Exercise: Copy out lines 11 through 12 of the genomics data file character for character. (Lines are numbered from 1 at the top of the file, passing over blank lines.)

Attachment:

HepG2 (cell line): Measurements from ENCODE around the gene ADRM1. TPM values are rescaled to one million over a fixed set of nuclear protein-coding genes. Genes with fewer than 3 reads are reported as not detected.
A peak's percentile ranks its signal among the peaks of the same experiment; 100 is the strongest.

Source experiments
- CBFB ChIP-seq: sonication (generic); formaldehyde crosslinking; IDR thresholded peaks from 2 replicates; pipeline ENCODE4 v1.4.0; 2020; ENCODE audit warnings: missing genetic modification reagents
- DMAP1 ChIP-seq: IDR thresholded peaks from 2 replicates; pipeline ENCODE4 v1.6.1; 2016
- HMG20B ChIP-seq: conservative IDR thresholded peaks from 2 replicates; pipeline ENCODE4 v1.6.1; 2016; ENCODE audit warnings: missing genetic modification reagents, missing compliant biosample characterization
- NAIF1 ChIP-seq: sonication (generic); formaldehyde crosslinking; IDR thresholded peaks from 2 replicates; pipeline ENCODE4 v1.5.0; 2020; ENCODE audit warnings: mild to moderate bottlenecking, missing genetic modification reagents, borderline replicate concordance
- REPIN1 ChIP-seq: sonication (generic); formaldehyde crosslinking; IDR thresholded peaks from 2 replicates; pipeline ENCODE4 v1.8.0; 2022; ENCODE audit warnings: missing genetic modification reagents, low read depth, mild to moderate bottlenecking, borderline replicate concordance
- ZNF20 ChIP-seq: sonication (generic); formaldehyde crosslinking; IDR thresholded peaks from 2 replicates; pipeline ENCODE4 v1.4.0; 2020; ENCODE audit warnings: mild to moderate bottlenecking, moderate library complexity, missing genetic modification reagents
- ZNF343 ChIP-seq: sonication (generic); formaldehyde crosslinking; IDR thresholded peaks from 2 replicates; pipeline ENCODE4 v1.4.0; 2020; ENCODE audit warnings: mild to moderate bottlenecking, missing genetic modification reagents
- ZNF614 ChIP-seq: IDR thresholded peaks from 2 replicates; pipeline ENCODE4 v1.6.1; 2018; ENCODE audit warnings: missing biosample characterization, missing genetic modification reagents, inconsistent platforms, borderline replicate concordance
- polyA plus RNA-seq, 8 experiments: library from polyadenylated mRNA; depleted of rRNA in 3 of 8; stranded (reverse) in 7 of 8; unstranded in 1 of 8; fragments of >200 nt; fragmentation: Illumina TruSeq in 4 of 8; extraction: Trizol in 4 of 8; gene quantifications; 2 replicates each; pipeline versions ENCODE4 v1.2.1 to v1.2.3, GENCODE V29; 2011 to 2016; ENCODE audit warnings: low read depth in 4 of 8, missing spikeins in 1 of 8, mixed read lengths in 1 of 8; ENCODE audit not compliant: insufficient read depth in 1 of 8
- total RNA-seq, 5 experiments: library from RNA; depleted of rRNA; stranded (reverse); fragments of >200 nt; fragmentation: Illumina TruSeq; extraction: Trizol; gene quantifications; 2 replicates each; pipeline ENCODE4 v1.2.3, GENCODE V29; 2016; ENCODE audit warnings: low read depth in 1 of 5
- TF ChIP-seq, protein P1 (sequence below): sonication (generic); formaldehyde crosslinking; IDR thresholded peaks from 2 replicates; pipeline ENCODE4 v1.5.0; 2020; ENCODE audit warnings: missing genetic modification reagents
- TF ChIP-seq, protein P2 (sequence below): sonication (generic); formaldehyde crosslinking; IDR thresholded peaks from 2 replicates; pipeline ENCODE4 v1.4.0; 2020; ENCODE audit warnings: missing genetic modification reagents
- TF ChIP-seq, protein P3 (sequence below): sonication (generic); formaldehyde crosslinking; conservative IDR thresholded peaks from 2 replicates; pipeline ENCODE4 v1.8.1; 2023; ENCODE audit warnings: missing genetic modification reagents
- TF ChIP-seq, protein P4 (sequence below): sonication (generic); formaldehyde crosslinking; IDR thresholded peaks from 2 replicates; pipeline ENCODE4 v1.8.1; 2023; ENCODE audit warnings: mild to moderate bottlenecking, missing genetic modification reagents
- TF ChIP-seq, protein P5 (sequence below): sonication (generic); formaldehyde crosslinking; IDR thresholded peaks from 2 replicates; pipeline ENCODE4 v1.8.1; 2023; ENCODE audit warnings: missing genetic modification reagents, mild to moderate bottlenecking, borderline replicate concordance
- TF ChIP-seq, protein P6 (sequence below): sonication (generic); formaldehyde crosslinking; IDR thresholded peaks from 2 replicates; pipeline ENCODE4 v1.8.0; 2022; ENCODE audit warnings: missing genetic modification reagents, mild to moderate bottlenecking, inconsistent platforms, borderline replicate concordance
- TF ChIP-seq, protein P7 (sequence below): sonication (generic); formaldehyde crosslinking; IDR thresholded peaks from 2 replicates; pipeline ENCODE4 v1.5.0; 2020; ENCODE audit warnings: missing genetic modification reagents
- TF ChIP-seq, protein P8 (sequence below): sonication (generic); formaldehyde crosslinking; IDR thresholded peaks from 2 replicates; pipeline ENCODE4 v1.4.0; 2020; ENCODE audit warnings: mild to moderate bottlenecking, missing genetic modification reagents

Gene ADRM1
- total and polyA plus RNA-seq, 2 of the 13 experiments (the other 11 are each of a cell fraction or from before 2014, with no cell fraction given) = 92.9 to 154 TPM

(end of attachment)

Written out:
- ZNF614 ChIP-seq: IDR thresholded peaks from 2 replicates; pipeline ENCODE4 v1.6.1; 2018; ENCODE audit warnings: missing biosample characterization, missing genetic modification reagents, inconsistent platforms, borderline replicate concordance
- polyA plus RNA-seq, 8 experiments: library from polyadenylated mRNA; depleted of rRNA in 3 of 8; stranded (reverse) in 7 of 8; unstranded in 1 of 8; fragments of >200 nt; fragmentation: Illumina TruSeq in 4 of 8; extraction: Trizol in 4 of 8; gene quantifications; 2 replicates each; pipeline versions ENCODE4 v1.2.1 to v1.2.3, GENCODE V29; 2011 to 2016; ENCODE audit warnings: low read depth in 4 of 8, missing spikeins in 1 of 8, mixed read lengths in 1 of 8; ENCODE audit not compliant: insufficient read depth in 1 of 8